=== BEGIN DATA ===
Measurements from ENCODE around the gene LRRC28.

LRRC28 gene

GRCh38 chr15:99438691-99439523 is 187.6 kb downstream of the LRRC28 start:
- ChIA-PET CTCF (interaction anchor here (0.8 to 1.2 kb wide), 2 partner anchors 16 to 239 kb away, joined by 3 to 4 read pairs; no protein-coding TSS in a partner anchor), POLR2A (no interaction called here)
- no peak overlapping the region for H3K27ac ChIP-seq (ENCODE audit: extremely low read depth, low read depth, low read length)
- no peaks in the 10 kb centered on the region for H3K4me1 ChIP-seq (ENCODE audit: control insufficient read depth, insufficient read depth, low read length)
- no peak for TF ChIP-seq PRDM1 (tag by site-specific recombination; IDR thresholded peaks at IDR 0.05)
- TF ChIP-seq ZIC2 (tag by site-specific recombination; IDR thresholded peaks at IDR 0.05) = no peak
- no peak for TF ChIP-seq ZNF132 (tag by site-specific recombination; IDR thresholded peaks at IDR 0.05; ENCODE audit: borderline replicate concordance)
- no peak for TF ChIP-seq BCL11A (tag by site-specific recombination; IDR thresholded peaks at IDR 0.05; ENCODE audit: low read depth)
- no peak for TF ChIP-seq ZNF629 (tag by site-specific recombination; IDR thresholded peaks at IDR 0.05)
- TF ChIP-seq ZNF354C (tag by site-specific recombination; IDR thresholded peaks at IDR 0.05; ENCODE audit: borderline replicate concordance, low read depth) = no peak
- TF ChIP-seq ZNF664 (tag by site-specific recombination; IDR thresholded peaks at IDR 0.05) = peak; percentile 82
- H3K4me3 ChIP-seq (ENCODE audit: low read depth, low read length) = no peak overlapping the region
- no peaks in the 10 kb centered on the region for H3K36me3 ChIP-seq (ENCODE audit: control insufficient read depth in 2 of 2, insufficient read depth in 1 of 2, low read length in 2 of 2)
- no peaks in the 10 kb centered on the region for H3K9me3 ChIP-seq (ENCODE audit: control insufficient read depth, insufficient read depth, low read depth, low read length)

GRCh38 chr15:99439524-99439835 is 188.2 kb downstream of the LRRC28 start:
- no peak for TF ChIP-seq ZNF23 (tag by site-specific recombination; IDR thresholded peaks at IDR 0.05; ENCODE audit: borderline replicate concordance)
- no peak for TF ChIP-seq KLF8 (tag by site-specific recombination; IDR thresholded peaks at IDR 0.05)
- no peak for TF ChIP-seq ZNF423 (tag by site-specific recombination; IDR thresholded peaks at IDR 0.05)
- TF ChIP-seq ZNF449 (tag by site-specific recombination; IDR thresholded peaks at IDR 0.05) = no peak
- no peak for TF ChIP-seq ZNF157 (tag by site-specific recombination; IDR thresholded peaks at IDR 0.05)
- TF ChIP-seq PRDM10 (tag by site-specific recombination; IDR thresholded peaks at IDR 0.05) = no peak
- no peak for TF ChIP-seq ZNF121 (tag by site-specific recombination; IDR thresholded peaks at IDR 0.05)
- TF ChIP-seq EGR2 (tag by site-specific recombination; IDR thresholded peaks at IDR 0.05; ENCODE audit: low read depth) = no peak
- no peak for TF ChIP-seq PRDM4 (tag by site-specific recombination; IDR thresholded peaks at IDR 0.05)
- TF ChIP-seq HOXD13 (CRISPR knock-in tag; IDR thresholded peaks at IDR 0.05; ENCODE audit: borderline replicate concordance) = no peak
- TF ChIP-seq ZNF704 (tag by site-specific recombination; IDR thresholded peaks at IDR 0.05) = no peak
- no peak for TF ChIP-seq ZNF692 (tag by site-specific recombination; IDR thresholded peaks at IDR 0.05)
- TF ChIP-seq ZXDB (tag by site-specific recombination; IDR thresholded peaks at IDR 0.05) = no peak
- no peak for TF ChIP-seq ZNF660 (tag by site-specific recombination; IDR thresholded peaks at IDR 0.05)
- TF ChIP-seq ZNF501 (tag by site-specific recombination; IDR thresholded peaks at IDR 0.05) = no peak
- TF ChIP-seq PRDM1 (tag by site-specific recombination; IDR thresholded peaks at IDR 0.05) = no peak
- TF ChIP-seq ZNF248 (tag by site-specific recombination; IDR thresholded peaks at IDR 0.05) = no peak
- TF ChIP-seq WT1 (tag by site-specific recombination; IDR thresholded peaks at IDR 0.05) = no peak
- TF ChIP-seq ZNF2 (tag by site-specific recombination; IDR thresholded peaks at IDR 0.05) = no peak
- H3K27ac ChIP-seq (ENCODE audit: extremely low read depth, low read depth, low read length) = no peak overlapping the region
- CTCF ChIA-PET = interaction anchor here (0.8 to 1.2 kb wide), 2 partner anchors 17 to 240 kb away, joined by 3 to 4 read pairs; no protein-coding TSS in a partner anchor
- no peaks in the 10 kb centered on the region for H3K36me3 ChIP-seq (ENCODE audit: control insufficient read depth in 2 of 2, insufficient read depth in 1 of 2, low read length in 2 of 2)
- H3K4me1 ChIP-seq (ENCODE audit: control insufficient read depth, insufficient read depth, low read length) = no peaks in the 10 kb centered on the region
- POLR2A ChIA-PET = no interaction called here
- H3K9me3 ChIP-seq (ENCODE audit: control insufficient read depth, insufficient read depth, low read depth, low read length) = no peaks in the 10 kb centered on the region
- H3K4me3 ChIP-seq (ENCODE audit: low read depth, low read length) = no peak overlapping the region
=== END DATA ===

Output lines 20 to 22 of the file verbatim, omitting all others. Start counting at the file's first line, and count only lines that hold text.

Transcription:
- no peak for TF ChIP-seq ZNF423 (tag by site-specific recombination; IDR thresholded peaks at IDR 0.05)
- TF ChIP-seq ZNF449 (tag by site-specific recombination; IDR thresholded peaks at IDR 0.05) = no peak
- no peak for TF ChIP-seq ZNF157 (tag by site-specific recombination; IDR thresholded peaks at IDR 0.05)